Teachers embrace and leverage the resources that learners bring to the classroom to enhance learning.
Teachers tap their learners’ prior knowledge purposefully in their teaching. They try to determine what gifts and talents students bring to the classroom, what interests motivate them, what life experiences they have had that are curriculum-related, and what else in their backgrounds has influenced their personalities and beliefs.
Check out these Classroom Activities That Support Principle 1.
Principle 2: CREATING CONDITIONS FOR LEARNING
Teachers create a classroom culture so students feel comfortable. They make decisions regarding the physical environment, the materials, and the social integration of students to promote language learning.
Teachers demonstrate expectations of success for all learners.
Student achievement is affected by teacher expectations of success. Teachers must hold high expectations and communicate them clearly to all their students—English learners and other classmates, which will motivate them to perform at a high level.
Teachers plan instruction to enhance and support students’ motivation for language learning.
Language learning is difficult and takes a very long time. Learners may not see the benefits of spending time and energy in learning English if the effort does not have an early payoff or it feels outside their own comfort zone. However, we know that motivation is an important condition for language learning, so teachers need to engage their learners and motivate them to work persistently at learning the new language.
PRINCIPLE 3: DESIGN HIGH-QUALITY LESSONS FOR LANGUAGE DEVELOPMENT
Teachers plan meaningful lessons that promote language learning and help students develop learning strategies and critical thinking skills. These lessons evolve from the learning objectives.
Teachers use comprehensible input to convey information to students.
Comprehensible input is of primary importance for progress in the target language. Whether oral or written, comprehensible input helps English learners understand the meaning of the communication. Teachers scaffold the language input in multiple ways to aid learner perception and promote understanding.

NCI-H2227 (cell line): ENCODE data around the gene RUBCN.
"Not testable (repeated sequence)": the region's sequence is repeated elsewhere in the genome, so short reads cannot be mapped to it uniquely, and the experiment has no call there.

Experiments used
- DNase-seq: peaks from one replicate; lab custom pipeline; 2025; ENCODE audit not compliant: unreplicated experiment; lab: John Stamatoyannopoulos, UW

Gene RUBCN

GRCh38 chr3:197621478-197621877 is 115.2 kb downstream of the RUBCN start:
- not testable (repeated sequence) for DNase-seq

Scaffolding for Comprehensibility
Teachers communicate clear instructions to carry out the learning task.
Teachers use and teach consistent classroom management practices and routines throughout the school year in an effort to help students understand what is expected of them in a classroom and throughout a lesson. Teachers use simple directions with patterned language that they repeat each time.
Check out these Classroom Activities That Support Principle 3
PRINCIPLE 4: ADAPT LESSON DELIVERY AS NEEDED
Teachers continually assess as they teach—observing and reflecting on learners’ responses to determine whether the students are reaching the learning objectives. If students struggle or are not challenged enough, teachers consider the possible reasons and adjust their lessons.
Teachers check student comprehension frequently and adjust instruction according to learner responses.
To teach effectively, teachers need to evaluate what students know and what they do not know, in real time. We do not want to wait until the end of a lesson or the end of a unit to discover that our students have misunderstood a key concept or have incorrectly learned critical vocabulary.
Classroom Example: Teachers check comprehension with group response techniques.
Teachers can use quick comprehension checks during a lesson to gauge how the class is doing. Some group response activities include
● Thumbs Up/Thumbs Down
● Response Boards (all students respond individually on a dry-erase board or sheet of paper and show the teacher)
● 3-2-1 for Self-Assessment, and
● Technology options (websites and apps) using handheld devices or tablets.
Teachers adjust their talk, the task, or the materials according to learner responses.
If teachers notice student confusion or misunderstanding during a lesson, they make adjustments so that all learners can meet the learning goals. They may vary their oral language input, use home language or alternative texts, present visual aids, or arrange peer support. They might adapt a task by adding more time, finding supplemental resources, or pulling a small group of students together for reteaching.
Check out these Classroom Activities That Support Principle 4
PRINCIPLE 5: MONITOR AND ASSESS STUDENT LANGUAGE DEVELOPMENT